Stephen Batchelor was formally trained in Buddhist traditions. He was born in Scotland in 1953, grew up in England, and left for India at age 18, to train as a monk in the Tibetan Buddhist tradition. He later trained in the Zen Buddhist tradition in South Korea. In 1985, he disrobed, married ex Buddhist nun, Martine, and returned to England where he co-founded Sharpham College for Buddhist Studies and Contemporary Inquiry.

In his book "Buddhism without Beliefs", Stephen says that the Buddha was not a mystic, and that he did not claim to have "privileged, esoteric information of how the universe ticks". According to Stephen, the Buddha experienced the four truths as "ennobling", as a new freedom, and Stephen refers to the four ennobling truths, which are like a prescription, a recipe to empower.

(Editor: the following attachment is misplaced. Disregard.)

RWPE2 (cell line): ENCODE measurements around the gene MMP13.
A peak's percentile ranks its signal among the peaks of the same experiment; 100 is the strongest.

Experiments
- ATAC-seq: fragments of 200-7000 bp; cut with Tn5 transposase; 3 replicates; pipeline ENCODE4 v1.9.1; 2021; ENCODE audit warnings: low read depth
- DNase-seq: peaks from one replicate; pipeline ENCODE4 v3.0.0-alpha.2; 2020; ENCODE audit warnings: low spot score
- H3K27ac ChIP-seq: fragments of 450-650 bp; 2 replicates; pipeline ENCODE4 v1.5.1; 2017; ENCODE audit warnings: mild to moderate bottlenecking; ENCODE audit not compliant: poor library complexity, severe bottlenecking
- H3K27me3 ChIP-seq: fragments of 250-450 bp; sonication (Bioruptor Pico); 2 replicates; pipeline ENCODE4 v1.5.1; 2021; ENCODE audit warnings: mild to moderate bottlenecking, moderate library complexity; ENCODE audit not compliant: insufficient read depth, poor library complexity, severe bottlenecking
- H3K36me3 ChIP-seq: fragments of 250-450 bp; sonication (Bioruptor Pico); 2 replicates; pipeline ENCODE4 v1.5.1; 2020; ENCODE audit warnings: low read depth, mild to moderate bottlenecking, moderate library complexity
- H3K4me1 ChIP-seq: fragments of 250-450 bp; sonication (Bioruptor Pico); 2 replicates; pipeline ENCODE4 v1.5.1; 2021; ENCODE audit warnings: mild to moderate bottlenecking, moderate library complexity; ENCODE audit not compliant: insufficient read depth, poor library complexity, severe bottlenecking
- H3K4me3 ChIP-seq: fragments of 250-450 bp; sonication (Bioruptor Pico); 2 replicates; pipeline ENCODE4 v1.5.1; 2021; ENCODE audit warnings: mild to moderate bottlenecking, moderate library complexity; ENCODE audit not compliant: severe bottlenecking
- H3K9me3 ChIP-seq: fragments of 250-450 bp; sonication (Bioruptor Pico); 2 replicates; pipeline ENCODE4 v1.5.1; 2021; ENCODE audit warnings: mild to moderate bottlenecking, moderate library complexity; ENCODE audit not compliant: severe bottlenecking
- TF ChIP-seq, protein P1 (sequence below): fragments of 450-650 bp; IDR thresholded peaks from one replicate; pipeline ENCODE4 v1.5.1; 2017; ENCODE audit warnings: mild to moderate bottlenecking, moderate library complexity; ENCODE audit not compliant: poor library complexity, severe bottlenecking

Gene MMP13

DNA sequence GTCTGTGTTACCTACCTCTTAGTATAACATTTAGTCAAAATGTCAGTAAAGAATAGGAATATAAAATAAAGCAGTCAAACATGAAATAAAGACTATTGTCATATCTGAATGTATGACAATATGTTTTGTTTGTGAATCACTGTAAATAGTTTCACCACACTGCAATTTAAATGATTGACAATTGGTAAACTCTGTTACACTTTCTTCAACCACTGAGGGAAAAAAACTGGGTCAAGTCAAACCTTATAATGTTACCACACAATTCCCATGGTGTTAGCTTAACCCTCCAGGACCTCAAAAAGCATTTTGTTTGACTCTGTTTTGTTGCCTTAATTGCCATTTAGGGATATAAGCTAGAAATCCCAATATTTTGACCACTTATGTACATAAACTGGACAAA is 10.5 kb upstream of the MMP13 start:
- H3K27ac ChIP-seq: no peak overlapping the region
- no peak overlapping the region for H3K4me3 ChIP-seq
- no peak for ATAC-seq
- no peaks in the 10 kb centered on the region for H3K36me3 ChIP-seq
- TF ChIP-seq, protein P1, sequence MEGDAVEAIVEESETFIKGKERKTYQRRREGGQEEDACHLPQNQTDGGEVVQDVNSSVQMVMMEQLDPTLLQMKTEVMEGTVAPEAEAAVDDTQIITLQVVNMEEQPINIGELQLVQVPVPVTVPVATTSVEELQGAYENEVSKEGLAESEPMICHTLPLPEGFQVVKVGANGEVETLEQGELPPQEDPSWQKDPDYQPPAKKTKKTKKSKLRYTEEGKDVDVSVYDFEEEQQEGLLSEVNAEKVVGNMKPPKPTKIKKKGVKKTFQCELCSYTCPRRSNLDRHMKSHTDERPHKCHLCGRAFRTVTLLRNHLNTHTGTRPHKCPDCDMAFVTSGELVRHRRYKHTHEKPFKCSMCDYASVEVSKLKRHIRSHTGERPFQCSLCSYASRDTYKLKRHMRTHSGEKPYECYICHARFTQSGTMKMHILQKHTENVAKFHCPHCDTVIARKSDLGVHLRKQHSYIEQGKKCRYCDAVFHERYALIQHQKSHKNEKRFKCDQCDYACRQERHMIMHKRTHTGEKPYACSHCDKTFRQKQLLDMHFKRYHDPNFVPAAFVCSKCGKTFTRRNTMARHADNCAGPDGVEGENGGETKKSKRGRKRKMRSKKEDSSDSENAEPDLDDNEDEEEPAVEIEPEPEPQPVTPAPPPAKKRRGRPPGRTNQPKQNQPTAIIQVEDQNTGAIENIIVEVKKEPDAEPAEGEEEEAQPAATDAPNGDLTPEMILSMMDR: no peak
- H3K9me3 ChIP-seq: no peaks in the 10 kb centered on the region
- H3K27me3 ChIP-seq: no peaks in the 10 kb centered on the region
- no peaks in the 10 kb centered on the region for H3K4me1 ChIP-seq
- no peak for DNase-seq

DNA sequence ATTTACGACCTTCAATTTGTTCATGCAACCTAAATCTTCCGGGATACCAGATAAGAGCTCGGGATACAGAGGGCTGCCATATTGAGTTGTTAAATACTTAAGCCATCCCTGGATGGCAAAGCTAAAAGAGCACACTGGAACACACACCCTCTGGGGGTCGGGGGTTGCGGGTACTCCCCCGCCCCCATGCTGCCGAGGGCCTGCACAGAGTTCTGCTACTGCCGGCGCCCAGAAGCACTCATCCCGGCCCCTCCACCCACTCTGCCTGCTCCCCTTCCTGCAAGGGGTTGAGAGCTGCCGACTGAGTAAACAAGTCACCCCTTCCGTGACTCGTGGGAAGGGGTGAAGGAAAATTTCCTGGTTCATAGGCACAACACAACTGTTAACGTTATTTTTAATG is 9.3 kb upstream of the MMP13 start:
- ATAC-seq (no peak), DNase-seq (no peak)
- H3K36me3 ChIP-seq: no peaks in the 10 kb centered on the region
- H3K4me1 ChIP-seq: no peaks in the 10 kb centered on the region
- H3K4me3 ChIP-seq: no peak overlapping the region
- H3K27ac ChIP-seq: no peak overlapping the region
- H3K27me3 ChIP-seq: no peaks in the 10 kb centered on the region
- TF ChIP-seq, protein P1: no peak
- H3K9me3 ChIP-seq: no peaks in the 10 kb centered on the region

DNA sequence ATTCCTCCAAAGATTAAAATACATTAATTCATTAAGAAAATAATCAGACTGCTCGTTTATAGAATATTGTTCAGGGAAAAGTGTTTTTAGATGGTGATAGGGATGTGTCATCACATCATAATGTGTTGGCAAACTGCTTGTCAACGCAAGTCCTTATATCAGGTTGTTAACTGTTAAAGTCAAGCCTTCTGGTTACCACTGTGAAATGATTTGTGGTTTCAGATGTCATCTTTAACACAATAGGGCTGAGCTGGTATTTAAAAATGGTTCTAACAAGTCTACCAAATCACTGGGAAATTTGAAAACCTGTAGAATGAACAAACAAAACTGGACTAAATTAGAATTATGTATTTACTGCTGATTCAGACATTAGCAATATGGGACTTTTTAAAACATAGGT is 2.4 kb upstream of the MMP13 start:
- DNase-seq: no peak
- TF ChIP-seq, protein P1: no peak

Stephen Batchelor writes about quite a different and evolving contemporary dharma practice, one based on the original teaching and new thinking, a philosophy of action, rather than a dogmatic belief system.


Stephen's view, from his extensive research into Buddhist literature, his experiences, and his own thinking, is that Buddhism has become an "ism", a belief system, a religious, dogmatic and ritualized practice. His view is that Siddhartha Gautama suggested a course of action, a challenge to act. The first and second ennobling truths challenge our relationship to our existence, to our habit of fear and worry. By understanding desire, by developing a new view of ourselves and the world, we are able to let go, to move, perhaps just for a moment, to a new dimension of the flow of life. Stephen sees this "like a momentary gap in the clouds".

Over time, many of the Buddhist groups taught that the state of "awakening" was some higher and less achievable state, one that required their own defined, and lengthy processes to reach this knowledge. Some groups even decided that women were unlikely to ever achieve this knowledge in one life. Stephen rejects this, but leaves us with some ambiguous logic by saying "awakening is indeed close by - and supreme effort is required to realize it. Awakening is indeed far away - and readily accessible".